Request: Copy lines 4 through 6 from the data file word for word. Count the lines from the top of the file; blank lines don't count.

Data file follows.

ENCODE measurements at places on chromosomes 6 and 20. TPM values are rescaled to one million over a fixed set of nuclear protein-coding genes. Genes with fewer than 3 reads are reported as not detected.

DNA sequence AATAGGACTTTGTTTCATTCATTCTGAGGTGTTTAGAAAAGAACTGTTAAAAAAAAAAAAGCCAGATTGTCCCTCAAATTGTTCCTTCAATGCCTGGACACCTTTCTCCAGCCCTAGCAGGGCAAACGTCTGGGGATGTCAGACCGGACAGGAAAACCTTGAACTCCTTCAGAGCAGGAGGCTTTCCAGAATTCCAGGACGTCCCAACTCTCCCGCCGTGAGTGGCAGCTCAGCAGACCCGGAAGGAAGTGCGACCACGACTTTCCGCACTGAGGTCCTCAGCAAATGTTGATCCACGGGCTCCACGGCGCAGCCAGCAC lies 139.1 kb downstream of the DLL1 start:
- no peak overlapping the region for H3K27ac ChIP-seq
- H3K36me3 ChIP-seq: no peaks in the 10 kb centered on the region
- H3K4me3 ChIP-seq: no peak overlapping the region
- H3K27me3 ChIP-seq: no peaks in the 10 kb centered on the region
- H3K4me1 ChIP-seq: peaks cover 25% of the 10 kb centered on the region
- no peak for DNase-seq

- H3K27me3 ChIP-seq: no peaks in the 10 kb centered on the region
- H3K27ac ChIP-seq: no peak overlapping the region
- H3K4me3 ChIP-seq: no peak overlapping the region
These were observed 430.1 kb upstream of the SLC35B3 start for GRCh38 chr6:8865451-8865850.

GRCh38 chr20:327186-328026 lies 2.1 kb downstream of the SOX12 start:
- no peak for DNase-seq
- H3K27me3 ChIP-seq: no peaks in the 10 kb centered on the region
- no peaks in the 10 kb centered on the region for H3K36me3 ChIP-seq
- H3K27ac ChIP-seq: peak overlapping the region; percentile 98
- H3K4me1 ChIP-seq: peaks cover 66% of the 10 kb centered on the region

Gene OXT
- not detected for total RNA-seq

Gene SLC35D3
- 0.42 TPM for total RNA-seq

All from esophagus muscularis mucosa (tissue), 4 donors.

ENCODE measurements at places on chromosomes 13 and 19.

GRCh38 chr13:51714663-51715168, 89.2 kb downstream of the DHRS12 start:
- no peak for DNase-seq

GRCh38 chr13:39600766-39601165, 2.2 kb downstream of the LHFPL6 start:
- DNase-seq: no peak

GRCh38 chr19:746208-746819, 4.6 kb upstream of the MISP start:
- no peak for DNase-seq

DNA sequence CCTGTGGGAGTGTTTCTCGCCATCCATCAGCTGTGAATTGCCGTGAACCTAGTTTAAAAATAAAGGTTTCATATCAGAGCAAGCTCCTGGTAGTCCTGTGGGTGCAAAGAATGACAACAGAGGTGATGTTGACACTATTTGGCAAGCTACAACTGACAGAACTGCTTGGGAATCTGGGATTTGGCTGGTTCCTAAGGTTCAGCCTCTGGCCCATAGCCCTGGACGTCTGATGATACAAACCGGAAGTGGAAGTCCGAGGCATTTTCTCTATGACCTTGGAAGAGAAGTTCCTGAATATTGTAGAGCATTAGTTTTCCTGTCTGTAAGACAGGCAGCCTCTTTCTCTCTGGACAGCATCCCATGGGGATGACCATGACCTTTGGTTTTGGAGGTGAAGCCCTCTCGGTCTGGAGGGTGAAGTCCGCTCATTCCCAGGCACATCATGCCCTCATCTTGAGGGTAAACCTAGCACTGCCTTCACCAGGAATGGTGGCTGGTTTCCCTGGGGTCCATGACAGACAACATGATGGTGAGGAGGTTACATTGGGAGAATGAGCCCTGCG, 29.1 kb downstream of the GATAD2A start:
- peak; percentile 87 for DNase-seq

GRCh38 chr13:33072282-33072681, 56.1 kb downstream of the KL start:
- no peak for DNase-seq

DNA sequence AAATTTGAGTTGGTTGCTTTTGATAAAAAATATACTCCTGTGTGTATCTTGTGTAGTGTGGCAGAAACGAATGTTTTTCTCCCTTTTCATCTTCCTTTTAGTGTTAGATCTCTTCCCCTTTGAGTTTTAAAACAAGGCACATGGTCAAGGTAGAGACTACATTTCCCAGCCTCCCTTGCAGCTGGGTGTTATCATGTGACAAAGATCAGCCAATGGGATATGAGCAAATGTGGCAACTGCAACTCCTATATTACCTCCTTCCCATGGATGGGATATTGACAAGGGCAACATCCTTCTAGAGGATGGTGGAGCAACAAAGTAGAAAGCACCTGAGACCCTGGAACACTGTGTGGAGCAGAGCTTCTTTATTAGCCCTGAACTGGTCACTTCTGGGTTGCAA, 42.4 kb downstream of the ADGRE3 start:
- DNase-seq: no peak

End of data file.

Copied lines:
- H3K36me3 ChIP-seq: no peaks in the 10 kb centered on the region
- H3K4me3 ChIP-seq: no peak overlapping the region
- H3K27me3 ChIP-seq: no peaks in the 10 kb centered on the region